Putting together a spice rack is one of those important steps towards having a functional First Kitchen–even if that kitchen is technically shared by the 75-or-so other people in your building. Having a couple spices on hand means that you don’t have to run off to the grocery store every time you want to cook something. However, spices can be expensive, and for those of us who don’t have the pocketbooks to instantly recreate the extensive spice cupboards of our family homes, it makes sense to start with a few basics and fill in the blanks as needed.
But which spices to start with? You could just buy as you go, but depending on what recipes you’re making, this could leave you with naught but bottles of celery salt, cream of tartar, and ground cloves. Not that there’s anything wrong with these, but picking more commonly used spices will give you more options for your future cooking. So we present you with the five spices to always have on hand:
1. Cumin: An integral part of Mexican and Mediterranean cooking, cumin gives savory dishes a warm, homey taste. Whether you’re throwing together a pot of chili to get you through the week, making your first gazpacho for a dinner party, or just sauteéing some onions with whatever is left in the cupboard, throw in a dash of cumin and you’ll be ready to go.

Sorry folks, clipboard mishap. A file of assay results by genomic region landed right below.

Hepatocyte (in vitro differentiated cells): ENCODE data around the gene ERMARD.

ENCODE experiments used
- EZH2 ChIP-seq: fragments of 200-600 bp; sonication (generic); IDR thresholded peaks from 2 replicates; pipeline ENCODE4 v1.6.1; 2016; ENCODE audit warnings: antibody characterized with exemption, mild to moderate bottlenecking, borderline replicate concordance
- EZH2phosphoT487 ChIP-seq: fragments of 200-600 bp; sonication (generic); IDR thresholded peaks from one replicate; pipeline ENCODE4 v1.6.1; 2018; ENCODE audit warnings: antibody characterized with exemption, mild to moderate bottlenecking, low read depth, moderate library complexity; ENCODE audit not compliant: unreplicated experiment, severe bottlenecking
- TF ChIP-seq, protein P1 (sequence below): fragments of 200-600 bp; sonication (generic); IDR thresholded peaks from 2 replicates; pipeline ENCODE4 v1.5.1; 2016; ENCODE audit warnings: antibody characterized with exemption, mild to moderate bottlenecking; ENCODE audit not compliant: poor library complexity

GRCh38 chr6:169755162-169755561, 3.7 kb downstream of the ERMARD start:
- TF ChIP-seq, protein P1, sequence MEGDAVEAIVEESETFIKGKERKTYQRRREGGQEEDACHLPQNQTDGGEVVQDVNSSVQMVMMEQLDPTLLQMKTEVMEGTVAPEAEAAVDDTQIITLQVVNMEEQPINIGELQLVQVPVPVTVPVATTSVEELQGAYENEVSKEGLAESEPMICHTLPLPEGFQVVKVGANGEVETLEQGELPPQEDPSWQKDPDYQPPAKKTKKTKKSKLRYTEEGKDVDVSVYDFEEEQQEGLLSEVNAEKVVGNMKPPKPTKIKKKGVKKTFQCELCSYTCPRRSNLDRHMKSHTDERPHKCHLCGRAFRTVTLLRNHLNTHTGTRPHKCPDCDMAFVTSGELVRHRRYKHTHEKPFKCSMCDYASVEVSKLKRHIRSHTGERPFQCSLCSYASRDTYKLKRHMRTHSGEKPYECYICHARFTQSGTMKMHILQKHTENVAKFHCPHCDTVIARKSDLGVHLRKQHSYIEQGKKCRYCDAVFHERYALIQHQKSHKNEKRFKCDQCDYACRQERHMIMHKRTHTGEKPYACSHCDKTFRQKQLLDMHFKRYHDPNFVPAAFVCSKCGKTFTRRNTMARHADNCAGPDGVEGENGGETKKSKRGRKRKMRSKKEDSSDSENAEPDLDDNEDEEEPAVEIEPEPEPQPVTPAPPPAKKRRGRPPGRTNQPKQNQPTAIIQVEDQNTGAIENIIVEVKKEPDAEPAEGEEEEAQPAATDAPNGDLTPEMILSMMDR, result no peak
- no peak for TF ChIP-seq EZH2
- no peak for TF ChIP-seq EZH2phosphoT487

2. Basil: If you’re planning on making college staples like pasta sauce or soups, or even bigger entrees like stuffed eggplant, you’ll definitely want to have a container of dried basil on your shelves. Just remember, if you want to make a good homemade pesto, you’ll have to spring for some fresh leaves.
3. Thyme: A great way to add flavor to meat dishes. Vegetarian? Thyme is also a staple of soups, stews, and egg dishes.
4. Oregano: Though it often goes hand-in-hand with basil, oregano is more than just a sidekick. Oregano goes into marinades for both meat and vegetables, and you can’t make a hearty tomato sauce without it. Use it to spice up soups and salads as well!
5. Pepper: I know, I know, you’re thinking, “But I could just steal a pepper shaker from the dining halls.” First of all, I would never want to advocate blatant theft from the institution that has fed you up until this point. But more importantly, a good, freshly ground sprinkling of pepper can make a huge different in your cooking. You’ll put a dash of pepper in nearly every dish you make, and a basic ingredient should be a quality one. Plus, most grocery stores carry small, plastic containers of peppercorns with built-in grinders, making them affordable for everybody. If you do decide you’d like to invest in a nicer pepper mill, Williams-Sonoma has a number of options, ranging from reasonable to quite expensive. I’m a fan of their OXO Pepper Grinder, because it looks more grown-up than most of the things I own, and because it you can adjust the size of the grounds, and who doesn’t like to have options?